Derek Jeter told Chad Jennings of the Journal News this afternoon that he isn’t yet comfortable with his revamped approach at the plate.
“It’ll take a while to get comfortable,” Jeter said. “When was the first game? Two days ago? That was the first time I’ve seen pitching with (the new mechanics). It’s going to take a while to get comfortable. You have more time because there’s no stride. Now you’ve just got to figure out when to swing.”
Jeter began to tinker his his trademark stride while working with Yankees hitting coach Kevin Long last September, but he is now trying to eliminate it altogether, ala Paul Molitor in the later part of his career. Such a change allows Jeter’s bat to get through the strike zone faster, but Long says it’s all a matter of timing.
“His timing is just a little bit off on the outside pitch,” Long said. “He’s got to wait a little bit longer on those pitches, and the ones in, he’s been a little bit late on. We’ll gain on it and go day by day with it. I’m certainly not, at this point, ready to cash it in and start from scratch with it. It’s going to take a little time.”
Yankees manager Joe Girardi said that he won’t truly start evaluating Jeter’s swing until “three weeks or so” into spring training, but the club is making his revamped swing a top priority. Long will skip tomorrow’s trip to Bradenton in order to work with Jeter one-on-one in Tampa.
I realize it’s early. I realize that we have one big election coming up in less than two weeks and that 2018 may as well be 2218 as far as the election is concerned. But it’s probably worth mentioning that, at the moment, Curt Schilling isn’t doing too well in the Massachusetts Senate race.
To be fair, he hasn’t officially declared himself a candidate yet. He said he has to get the OK from his wife first. But as a famous Massachusetts resident, it’s not like he needs to spend a lot of time working on the stuff just-declared candidates do. He’s got name recognition bleeding out of his socks. Which makes this somewhat sobering:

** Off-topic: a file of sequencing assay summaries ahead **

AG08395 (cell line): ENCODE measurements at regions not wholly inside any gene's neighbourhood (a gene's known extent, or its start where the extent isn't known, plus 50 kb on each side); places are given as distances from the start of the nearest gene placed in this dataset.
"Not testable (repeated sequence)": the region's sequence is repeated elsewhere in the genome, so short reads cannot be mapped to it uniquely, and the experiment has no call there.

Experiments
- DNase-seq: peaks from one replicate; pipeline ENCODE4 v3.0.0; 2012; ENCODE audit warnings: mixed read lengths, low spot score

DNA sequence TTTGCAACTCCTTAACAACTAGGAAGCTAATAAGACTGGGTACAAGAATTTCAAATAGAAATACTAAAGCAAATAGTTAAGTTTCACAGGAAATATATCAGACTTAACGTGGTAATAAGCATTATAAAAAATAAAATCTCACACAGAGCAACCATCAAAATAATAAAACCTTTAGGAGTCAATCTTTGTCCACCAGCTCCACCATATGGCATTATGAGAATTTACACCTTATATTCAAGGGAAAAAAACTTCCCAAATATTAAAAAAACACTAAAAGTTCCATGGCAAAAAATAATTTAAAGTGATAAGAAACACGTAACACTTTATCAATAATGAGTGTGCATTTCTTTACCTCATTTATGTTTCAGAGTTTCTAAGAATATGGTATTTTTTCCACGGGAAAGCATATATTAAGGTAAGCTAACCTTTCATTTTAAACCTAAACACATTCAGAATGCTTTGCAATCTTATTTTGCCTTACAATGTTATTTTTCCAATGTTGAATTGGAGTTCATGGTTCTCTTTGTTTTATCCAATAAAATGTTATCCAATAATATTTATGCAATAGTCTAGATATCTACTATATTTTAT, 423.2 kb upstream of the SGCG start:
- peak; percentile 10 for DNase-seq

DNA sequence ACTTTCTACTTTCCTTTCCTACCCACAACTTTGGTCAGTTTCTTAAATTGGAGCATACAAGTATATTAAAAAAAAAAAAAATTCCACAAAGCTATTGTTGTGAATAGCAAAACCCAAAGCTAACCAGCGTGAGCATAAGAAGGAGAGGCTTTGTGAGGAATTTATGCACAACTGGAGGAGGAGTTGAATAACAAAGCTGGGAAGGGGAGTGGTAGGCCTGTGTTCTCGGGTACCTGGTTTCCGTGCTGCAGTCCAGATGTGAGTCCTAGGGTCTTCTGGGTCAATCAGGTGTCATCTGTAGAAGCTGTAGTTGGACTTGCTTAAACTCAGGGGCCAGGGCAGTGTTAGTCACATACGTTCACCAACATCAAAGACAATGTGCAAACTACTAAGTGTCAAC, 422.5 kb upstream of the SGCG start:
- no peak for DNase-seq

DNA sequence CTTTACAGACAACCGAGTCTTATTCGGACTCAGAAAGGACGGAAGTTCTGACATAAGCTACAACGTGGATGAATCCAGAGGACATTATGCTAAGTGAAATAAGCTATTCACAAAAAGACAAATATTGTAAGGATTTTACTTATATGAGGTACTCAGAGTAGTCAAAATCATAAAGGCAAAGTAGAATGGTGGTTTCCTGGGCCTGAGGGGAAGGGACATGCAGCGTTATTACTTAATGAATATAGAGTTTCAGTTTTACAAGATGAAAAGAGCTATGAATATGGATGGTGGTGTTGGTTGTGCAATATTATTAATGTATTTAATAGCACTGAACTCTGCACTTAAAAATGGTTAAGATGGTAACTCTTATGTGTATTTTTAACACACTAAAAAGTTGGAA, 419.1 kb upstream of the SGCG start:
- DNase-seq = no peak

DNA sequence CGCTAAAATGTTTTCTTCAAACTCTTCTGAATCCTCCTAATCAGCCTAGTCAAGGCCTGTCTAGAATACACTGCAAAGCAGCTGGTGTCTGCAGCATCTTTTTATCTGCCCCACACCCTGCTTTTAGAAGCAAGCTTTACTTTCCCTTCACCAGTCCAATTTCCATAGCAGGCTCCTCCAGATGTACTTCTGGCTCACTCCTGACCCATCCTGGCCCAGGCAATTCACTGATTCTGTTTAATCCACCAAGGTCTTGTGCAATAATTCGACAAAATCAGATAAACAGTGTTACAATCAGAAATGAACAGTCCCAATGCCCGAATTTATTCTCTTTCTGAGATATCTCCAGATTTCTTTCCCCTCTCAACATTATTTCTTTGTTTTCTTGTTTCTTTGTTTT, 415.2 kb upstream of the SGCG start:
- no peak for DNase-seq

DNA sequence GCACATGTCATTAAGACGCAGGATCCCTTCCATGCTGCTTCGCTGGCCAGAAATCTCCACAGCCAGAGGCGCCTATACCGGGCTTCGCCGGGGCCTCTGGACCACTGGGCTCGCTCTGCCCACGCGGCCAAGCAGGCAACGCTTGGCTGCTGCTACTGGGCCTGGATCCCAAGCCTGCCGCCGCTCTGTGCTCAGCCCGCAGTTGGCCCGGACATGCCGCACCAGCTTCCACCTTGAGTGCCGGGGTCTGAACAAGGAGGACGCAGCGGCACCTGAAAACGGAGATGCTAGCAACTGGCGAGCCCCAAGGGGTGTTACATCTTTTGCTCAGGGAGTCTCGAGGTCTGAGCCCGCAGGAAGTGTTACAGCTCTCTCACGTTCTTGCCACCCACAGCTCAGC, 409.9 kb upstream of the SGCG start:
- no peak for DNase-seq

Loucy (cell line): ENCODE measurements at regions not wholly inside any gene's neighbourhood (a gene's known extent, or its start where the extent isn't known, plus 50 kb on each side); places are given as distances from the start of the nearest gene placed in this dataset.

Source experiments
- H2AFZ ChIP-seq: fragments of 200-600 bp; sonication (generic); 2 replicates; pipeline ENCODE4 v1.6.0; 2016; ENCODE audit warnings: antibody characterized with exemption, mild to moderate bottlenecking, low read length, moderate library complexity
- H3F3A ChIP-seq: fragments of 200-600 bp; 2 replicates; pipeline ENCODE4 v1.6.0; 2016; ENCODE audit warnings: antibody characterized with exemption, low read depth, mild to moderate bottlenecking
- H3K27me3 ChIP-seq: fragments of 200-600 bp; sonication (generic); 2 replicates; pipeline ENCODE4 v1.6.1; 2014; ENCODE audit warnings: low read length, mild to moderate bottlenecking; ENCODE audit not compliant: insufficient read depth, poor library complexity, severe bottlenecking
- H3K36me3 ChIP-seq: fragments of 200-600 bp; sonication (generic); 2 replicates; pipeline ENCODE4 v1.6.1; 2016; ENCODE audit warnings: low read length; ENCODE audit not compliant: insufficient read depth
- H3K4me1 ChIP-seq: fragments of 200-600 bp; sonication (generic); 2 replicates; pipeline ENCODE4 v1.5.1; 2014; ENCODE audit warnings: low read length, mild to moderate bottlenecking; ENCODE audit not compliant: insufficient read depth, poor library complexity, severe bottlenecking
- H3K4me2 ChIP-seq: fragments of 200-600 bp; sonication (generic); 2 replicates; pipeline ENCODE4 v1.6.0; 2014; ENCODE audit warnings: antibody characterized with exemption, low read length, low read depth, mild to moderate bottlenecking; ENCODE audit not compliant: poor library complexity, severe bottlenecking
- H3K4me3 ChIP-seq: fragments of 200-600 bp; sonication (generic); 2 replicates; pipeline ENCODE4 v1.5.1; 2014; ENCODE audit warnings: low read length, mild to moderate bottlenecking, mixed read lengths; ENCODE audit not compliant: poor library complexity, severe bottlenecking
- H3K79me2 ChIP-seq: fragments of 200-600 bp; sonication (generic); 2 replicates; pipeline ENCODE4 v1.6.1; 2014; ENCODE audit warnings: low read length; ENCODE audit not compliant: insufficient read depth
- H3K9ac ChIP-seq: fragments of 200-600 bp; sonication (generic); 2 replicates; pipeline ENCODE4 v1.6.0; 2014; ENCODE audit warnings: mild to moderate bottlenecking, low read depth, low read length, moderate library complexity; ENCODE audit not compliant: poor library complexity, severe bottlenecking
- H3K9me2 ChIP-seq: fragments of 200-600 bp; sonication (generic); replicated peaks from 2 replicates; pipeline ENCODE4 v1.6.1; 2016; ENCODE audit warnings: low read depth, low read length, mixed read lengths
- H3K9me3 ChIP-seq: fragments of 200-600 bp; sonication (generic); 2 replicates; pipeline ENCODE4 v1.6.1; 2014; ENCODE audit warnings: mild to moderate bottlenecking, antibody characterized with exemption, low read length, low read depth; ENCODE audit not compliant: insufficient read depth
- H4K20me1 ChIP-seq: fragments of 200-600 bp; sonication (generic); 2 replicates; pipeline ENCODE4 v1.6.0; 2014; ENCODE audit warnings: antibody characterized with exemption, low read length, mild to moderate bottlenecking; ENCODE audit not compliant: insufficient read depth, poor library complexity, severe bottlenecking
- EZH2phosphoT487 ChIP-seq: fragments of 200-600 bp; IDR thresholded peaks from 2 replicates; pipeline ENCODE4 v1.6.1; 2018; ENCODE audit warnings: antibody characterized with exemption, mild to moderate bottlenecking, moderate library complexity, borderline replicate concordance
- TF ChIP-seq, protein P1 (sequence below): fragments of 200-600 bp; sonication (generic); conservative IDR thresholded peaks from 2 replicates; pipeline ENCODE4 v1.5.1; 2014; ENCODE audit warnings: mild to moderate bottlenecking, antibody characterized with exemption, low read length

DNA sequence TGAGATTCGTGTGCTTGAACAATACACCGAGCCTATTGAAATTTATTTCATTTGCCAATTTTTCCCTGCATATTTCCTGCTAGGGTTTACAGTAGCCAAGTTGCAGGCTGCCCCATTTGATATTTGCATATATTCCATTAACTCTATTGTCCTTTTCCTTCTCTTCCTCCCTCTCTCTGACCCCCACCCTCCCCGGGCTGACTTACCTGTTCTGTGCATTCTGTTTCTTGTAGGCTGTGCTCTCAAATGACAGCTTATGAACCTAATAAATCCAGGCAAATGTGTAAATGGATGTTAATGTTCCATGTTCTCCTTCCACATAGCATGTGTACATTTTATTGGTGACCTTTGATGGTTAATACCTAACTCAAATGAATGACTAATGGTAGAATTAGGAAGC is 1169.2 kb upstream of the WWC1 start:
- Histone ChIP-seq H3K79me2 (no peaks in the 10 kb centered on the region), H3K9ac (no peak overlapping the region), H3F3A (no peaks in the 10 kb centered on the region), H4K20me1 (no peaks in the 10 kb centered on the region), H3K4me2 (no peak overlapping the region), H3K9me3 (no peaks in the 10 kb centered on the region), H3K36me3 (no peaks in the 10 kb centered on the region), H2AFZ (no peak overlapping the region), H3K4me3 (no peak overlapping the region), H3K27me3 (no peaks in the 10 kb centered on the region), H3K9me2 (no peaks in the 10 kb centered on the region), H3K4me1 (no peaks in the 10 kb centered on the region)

It’s been many, many years since I worked on a political campaign, but I feel qualified to give Schilling some advice: more memes. Post as many political memes on Facebook as Twitter as you can. It doesn’t even matter if they’re true as long as they feel true to you. Right now the important thing is to mobilize the base.
Yep, fire everyone up. They’ll certainly flock to you then. Good luck, Curt.
I work from home, so I end up doing a lot more stuff around my house than the other three people who live here. I do all the laundry. I do most of the cooking. I’ve increasingly delegated chores to the kids, but they don’t do a great job of it and I end up going after them and doing it again. That’s probably a bad long term plan, really, for them and for me, but it’s just how it goes.
However that all cuts, the fact remains: if you leave your crap laying around, it’s going to get washed or tossed, depending on what it is. Don’t get all mad telling me that you were going to wear that shirt that’s currently in the washing machine. If it was clean, it shouldn’t have been wadded up on your floor. If other stuff gets put away or disposed of, well, tough. Your things have places, so put your things in their places.
I mention all of this simply to head off sympathy for Nationals starter Max Scherzer, who almost lost a precious keepsake:
You don’t want your second no-hitter shirt thrown out? Get it put up in a frame or whatever it is you want to do with it. You leave it wadded up someplace, don’t expect it to stay there forever.
Not you go sleep on the couch. Mrs. Scherzer doesn’t work hard all day to take guff from you.